When the Iraqi government reclaimed Mosul from ISIS in 2017, destroyed and damaged structures dotted the city. But restoring the nearly 850-year-old Al-Nouri Mosque complex holds far more significance than simply repairing bricks and mortar. “Landmarks are very important in the recovery process, because they embody the values and the identity of the community,” says Maria Rita Acetoso, conservationist and senior project manager at UNESCO. The project is funded by the United Arab Emirates and guided by UNESCO, with support from the Iraqi Ministry of Culture and Sunni Endowment.
18th Most Influential Project of 2021
Ghanaian-British starchitect David Adjaye has a vision for the Edo Museum of West African Art in Benin City, Nigeria. He wants to immerse visitors in objects, while “undoing … the objectification” of African art from the Western perspective. The building will sit atop the ruins of the capital of the Kingdom of Benin, which the British sacked in 1897. Archaeologists, working with the British Museum, will unearth parts of the fallen city, and the artifacts they uncover will be housed nearly in situ at the museum. By integrating archeology into the project design, the museum underscores how the past informs the present—and offers visitors an opportunity to truly appreciate the culture of Benin City.
40th Most Influential Project of 2021
To the naked eye, Dubai’s Museum of the Future looks as though it’s been lowered from space, gently floating alongside the busy Sheikh Zayed Road. In actuality, the building is firmly grounded—structurally and strategically. The AED500 million project, sponsored by the Dubai Future Foundation, will deliver a community site for exhibits, immersive theater and themed attractions. Its mission: to explore today’s most pressing threats while highlighting possible solutions.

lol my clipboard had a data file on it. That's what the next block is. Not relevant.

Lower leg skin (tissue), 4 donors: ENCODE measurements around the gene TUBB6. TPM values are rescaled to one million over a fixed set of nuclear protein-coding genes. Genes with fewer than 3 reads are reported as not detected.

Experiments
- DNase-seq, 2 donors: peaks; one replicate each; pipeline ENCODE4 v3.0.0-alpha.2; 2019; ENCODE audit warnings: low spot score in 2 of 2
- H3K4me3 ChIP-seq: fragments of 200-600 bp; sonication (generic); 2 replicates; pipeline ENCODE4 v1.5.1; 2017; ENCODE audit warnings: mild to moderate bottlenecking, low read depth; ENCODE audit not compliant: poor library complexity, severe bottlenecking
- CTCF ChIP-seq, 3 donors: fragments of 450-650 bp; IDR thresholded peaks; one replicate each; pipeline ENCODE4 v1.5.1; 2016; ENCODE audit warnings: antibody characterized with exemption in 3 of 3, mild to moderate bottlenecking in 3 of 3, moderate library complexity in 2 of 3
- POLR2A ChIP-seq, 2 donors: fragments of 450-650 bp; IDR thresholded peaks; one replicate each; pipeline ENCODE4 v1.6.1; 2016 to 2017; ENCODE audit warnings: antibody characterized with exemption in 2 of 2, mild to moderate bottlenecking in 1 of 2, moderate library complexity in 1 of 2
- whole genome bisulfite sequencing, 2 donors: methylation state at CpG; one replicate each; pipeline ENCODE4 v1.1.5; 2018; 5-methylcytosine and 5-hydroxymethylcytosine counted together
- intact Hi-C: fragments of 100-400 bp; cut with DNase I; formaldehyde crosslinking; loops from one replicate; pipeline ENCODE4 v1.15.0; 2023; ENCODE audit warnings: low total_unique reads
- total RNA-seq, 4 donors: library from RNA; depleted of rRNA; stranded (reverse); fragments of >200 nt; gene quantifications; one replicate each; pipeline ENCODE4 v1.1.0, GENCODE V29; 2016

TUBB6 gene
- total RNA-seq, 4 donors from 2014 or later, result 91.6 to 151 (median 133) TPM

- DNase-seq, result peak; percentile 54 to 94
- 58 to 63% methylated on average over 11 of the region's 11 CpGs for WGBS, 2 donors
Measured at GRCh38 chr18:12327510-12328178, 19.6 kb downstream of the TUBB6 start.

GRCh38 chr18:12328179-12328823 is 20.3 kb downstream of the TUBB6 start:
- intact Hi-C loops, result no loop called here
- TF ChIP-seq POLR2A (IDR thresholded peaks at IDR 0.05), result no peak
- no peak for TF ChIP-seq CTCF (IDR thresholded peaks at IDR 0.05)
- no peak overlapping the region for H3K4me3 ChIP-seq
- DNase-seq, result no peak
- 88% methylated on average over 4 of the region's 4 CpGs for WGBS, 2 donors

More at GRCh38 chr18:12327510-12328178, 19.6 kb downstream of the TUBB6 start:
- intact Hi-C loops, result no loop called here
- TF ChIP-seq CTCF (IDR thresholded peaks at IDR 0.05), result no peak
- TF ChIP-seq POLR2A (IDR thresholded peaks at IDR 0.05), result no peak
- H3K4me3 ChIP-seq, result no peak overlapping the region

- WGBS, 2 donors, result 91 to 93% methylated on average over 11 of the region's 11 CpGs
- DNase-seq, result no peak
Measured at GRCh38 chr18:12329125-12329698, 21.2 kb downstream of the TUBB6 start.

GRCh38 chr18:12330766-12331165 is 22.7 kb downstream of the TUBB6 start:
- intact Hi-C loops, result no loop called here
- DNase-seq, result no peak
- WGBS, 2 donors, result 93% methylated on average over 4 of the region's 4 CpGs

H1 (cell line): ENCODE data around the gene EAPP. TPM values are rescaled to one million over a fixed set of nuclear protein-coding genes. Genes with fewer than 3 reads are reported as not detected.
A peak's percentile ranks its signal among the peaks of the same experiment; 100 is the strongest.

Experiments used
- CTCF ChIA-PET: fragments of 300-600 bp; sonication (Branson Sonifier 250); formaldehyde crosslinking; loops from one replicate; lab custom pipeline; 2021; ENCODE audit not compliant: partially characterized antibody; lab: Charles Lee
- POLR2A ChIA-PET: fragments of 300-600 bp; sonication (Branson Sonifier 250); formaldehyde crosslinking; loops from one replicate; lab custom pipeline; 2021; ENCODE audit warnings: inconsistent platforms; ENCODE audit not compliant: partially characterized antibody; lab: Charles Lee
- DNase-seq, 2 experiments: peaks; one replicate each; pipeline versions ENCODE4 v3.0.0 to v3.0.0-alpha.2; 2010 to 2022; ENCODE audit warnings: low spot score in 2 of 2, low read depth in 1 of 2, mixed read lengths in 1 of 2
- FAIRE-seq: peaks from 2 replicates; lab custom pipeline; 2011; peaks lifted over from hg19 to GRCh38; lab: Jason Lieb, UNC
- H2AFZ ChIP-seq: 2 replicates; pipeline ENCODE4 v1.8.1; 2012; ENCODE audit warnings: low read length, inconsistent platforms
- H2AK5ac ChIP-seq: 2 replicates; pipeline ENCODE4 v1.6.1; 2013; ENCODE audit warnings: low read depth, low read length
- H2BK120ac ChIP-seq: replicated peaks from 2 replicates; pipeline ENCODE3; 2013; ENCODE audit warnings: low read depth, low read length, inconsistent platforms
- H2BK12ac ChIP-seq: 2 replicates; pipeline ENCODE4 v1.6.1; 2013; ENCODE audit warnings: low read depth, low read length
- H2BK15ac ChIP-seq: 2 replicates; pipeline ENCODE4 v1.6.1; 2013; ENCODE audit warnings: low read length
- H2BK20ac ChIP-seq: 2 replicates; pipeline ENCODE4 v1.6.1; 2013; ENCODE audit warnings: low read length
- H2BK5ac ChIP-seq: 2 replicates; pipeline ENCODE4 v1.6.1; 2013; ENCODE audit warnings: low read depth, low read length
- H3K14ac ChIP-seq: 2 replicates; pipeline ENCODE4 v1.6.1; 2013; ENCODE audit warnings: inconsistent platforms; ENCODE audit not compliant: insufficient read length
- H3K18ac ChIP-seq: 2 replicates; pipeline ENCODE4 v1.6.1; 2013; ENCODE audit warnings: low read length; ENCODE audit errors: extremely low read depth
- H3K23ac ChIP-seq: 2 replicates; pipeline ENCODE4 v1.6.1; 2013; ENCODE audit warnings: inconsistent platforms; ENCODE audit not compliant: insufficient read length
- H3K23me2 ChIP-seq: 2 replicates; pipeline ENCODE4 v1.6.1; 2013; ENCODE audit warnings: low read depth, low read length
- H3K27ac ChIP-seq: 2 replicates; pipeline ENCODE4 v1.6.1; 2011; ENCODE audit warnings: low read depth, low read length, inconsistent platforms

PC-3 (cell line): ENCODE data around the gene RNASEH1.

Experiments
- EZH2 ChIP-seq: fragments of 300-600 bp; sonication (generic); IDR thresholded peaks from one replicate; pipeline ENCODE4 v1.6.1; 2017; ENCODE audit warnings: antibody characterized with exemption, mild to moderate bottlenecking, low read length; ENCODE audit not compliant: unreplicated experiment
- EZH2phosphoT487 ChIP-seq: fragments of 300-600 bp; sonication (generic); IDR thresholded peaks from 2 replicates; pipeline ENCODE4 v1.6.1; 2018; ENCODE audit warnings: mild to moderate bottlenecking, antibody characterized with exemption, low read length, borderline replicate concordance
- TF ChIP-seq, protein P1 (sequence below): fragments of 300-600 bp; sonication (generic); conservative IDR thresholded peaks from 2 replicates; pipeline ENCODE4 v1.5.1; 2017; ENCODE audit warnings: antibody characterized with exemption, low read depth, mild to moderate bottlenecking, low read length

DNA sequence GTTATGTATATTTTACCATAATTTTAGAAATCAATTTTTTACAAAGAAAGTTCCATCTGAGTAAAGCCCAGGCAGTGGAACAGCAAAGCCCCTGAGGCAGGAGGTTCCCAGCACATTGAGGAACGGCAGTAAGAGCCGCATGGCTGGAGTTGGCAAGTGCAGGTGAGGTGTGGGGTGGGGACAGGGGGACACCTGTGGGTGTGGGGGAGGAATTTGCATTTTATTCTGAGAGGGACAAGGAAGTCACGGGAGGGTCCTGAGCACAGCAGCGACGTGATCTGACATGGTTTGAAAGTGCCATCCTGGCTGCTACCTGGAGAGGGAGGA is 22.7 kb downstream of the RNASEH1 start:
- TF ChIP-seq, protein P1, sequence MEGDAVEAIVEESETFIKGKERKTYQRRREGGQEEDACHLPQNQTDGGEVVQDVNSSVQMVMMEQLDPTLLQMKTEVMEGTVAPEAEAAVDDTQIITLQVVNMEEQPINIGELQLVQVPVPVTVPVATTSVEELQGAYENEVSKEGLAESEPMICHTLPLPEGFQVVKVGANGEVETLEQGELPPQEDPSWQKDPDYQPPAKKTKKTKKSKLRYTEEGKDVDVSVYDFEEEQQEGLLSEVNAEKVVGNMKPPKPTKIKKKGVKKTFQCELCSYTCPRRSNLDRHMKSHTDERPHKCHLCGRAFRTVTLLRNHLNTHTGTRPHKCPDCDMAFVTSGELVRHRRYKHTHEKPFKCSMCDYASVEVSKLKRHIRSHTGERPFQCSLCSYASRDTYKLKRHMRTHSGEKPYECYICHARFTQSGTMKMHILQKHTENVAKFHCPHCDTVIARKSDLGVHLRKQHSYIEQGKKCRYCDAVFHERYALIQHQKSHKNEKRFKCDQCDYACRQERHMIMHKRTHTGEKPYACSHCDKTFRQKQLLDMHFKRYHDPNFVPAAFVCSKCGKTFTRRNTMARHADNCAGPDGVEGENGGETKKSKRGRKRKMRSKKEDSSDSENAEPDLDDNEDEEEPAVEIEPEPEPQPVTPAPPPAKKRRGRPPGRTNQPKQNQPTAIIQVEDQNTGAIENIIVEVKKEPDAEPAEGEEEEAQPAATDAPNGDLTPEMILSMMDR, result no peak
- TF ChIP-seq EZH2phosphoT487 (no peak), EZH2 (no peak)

45th Most Influential Project of 2021
Building into the clouds always comes with risk, but Japan also sits in one of the most active earthquake zones on the planet—making skyscraper construction especially fraught. So the team behind the country’s tallest building is going in prepared. In unveiling the designs in September 2020, developer Mitsubishi Estate says the tower will have the “highest level of seismic resistance” and will include public spaces that can serve as shelters in the event of an earthquake or other natural disaster. But it doesn’t sacrifice style. Scheduled for completion in 2027, the JPY500 billion office tower will stretch 390 meters (1,279 feet) up, and include a sprawling observation deck with views of Mount Fuji and the city center.
Amazon isn’t exactly known for going small. Case in point: the ecommerce giant’s new US$5 billion second headquarters—dubbed HQ2—glass and steel behemoth set on a sprawling 278,709-square-meter (3 million-square-foot) campus in Arlington, Virginia, USA. To foster community at such a mammoth scale, architecture firm NBBJ added features to serve both employees (a daycare facility, ample meeting zones and casual collaboration areas) and area residents (a community center, open public areas and gardens). The building’s helical shape, studded with foliage, is also an outright